Strengths and limitations

The respondents were individuals with a close relative living in a nursing home during the data-collection period. We found no information available on this target population with which to compare our sample. However, we were able to reach people from different age groups. In line with previous research findings [26, 27], the largest group comprised the 50–59-year-old daughters of nursing-home residents. Many lived near the nursing home. Finland is a sparsely populated country with long distances between residential areas, and it may be that those who were unable to visit their relative’s nursing home as frequently were less interested in responding to the survey.

The invitation to participate in the online survey was not targeted at any special sample and was distributed on Facebook, Twitter, and via the webpages and bulletins of two major Finnish non-profit organizations advancing wellbeing among older people. Thus, the oldest FMs may be underrepresented due to the online form of the survey.

Although our data contained many neutral responses, it is also possible those individuals experiencing concern were more likely to participate in the survey. Thus, our results on the frequency of concern may contain some selection bias; however, this is unlikely to impact our findings on the associated factors. Our primary goal in this study was to explore factors that could explain an increase in concern among FMs with a close relative living in a nursing home rather than to describe levels of concern in the total population with relatives residing in such institutions.


We found increased concern about the wellbeing of a close relative living in a nursing home to be extremely common—a result which mirrors previous research [42,43,44]. However, our exploratory research adds to knowledge on the precise factors associated with experienced concern among nursing home residents’ FMs. In exceptional circumstances such as the COVID-19 related visiting ban, concern easily rises to a level that threatens the wellbeing of FMs, and almost half of the respondents reported a deterioration in their own wellbeing attributable to such concern. The take-home message of this study is that although active information provision might not prevent FMs from worrying, it certainly eases their fear and alleviates their experienced concern. It is important for FMs to receive information on the procedures used by institutions to tackle the pandemic and secure the health and wellbeing of their residents. Nonetheless, equally important to them is the provision of individualized information on how their elderly relatives are coping emotionally with such an exceptional situation. Such information would probably alleviate some of the concern that FMs currently experience. Providing FMs with more individualized information would require more eldercare resources. Our findings indicate that this would be money well spent.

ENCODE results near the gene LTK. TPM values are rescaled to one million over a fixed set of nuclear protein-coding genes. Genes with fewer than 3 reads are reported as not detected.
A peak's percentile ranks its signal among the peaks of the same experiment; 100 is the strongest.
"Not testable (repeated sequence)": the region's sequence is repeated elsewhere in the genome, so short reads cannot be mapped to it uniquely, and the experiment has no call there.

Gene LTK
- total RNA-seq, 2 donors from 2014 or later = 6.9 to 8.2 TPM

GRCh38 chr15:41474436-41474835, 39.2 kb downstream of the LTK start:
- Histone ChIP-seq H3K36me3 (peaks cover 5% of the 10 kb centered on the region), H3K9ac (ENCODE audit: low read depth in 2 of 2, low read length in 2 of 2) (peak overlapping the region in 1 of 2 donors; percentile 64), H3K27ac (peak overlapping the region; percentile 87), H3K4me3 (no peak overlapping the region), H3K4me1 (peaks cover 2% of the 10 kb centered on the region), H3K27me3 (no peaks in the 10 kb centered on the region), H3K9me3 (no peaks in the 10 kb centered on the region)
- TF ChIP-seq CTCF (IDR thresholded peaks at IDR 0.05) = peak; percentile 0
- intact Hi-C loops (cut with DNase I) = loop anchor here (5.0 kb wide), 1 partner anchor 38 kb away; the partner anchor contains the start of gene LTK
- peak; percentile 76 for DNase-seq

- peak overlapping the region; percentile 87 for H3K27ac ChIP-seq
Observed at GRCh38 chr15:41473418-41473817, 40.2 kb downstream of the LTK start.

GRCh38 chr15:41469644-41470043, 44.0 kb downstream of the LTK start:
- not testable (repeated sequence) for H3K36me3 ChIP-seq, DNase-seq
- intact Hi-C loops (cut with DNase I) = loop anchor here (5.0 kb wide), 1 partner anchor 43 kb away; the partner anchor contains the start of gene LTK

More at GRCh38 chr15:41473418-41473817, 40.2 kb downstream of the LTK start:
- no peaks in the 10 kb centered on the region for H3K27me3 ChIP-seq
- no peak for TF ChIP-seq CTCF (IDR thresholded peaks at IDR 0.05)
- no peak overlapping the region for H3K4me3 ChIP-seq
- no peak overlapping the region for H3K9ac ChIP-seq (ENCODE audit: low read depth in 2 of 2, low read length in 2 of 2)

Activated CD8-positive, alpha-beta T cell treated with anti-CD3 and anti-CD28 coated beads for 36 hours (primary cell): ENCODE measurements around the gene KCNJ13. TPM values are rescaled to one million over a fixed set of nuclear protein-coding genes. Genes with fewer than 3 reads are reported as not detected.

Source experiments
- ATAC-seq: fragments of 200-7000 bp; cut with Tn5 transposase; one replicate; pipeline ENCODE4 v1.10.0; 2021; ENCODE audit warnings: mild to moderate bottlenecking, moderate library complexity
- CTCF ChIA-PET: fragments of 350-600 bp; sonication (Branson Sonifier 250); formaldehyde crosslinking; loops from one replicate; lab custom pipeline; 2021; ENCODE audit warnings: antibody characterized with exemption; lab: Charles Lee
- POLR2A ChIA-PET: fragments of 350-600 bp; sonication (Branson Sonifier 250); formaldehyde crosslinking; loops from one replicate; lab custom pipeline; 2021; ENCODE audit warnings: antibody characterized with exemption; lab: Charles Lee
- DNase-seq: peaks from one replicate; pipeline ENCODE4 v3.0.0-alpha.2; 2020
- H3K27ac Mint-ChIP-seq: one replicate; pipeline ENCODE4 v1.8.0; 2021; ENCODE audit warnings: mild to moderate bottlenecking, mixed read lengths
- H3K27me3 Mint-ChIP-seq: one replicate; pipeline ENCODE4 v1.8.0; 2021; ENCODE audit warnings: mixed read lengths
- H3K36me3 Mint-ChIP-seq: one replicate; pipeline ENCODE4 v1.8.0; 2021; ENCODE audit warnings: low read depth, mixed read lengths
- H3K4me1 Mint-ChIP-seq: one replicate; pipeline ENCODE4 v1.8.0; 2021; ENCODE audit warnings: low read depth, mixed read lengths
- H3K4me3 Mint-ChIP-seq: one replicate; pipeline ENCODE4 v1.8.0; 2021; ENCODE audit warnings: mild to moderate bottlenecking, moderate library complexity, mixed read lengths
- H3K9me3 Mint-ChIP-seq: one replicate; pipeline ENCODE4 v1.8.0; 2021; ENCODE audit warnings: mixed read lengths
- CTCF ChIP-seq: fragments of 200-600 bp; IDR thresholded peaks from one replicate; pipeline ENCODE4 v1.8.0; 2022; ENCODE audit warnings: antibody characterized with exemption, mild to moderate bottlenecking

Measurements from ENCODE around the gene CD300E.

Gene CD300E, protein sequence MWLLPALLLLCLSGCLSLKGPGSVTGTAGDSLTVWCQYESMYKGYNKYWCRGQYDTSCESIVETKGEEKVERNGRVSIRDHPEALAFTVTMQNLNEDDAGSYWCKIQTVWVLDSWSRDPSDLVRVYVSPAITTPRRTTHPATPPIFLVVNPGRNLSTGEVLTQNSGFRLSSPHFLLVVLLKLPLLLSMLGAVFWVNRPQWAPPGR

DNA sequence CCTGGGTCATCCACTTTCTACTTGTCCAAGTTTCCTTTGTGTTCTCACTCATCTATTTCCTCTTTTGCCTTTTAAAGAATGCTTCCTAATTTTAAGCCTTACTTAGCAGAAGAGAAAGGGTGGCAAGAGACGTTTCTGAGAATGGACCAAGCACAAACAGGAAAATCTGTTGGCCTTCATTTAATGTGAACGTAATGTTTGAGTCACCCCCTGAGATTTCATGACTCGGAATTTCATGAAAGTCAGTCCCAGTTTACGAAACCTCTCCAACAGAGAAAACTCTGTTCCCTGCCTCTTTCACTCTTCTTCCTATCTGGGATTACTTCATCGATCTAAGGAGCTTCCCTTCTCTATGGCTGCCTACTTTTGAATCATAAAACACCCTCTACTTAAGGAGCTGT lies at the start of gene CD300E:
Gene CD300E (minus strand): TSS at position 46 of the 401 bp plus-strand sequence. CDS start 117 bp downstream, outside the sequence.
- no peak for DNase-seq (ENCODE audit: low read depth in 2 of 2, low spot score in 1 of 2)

Availability of data and materials

The datasets used and/or analyzed during the current study are available from the corresponding author on reasonable request.


  1. Lavezzo E, Franchin E, Ciavarella C, Cuomo-Danneburg G, Barxon L, Del Veccio C, et al. Suppression of a SARS-CoV-2 outbreak in the Italian municipality of Vo’. Nature. 2020;584:425–9.

    Article  CAS  Google Scholar 

  2. Linka K, Peirlinck M, Costabal S, Kuhl E. Outbreak dynamics of COVID-19 in Europe and the effect of travel restrictions. Comput Method Biomec. 2020;23(11):710–7.

    Article  Google Scholar 

  3. Finnish Government. Implementation of Emergency Powers Act. 2020. 2020. Accessed 25 Nov 2021.

    Google Scholar 

  4. D’Adamo H, Yoshikawa T, Ouslander JG. Coronavirus disease 2019 in geriatrics and long-term care: the ABCDs of COVID-19. J Am Geriatr Soc. 2020;68(5):912–5.

    Article  Google Scholar 

  5. Dichter MN, Sander M, Seismann-Petersen S, Köpke S. COVID-19: it is time to balance infection management and person-centered care to maintain mental health of people living in German nursing homes. Int Psychogeriatr. 2020;32(19):1157–60.

    Article  Google Scholar 

  6. Hado E, Feinberg LF. Amid the COVID-19 pandemic, meaningful communication between family caregivers and residents of long-term care facilities is imperative. J Aging Soc Policy. 2020;32(4–5):410–5.

    Article  Google Scholar 

  7. Forma L, Aaltonen M, Pulkki J. COVID-19 and clients of long-term care in Finland - Impact and measures to control the virus. 2020. Accessed 4 Nov 2021.

    Google Scholar 

  8. Anand JC, Donnelly S, Milne A, Nelson-Becker H, Vingare E-L, Deusdad B, et al. The covid-19 pandemic and care homes for older people in Europe - deaths, damage and violations of human rights. Eur J Soc Work. 2021.

    Article  Google Scholar 

  9. Shen K, Loomer L, Abrams H, Grabowski DC, Gandhi A. Estimates of COVID-19 cases and deaths among nursing home residents not reported in federal data. JAMA Netw Open. 2021.

    Article  PubMed  PubMed Central  Google Scholar 

  10. Cacciapaglia G, Cot C, Sannino F. Second wave COVID-19 pandemics in Europe: a temporal playbook. Sci Rep-UK. 2020.

    Article  Google Scholar 

  11. Seligmann H, Iggui S, Rachdi M, Vuillerme N, Demongeot J. Inverted covariate effects for first versus mutated second wave Covid-19: high temperature spread biased for young. Biology. 2020.

    Article  PubMed  PubMed Central  Google Scholar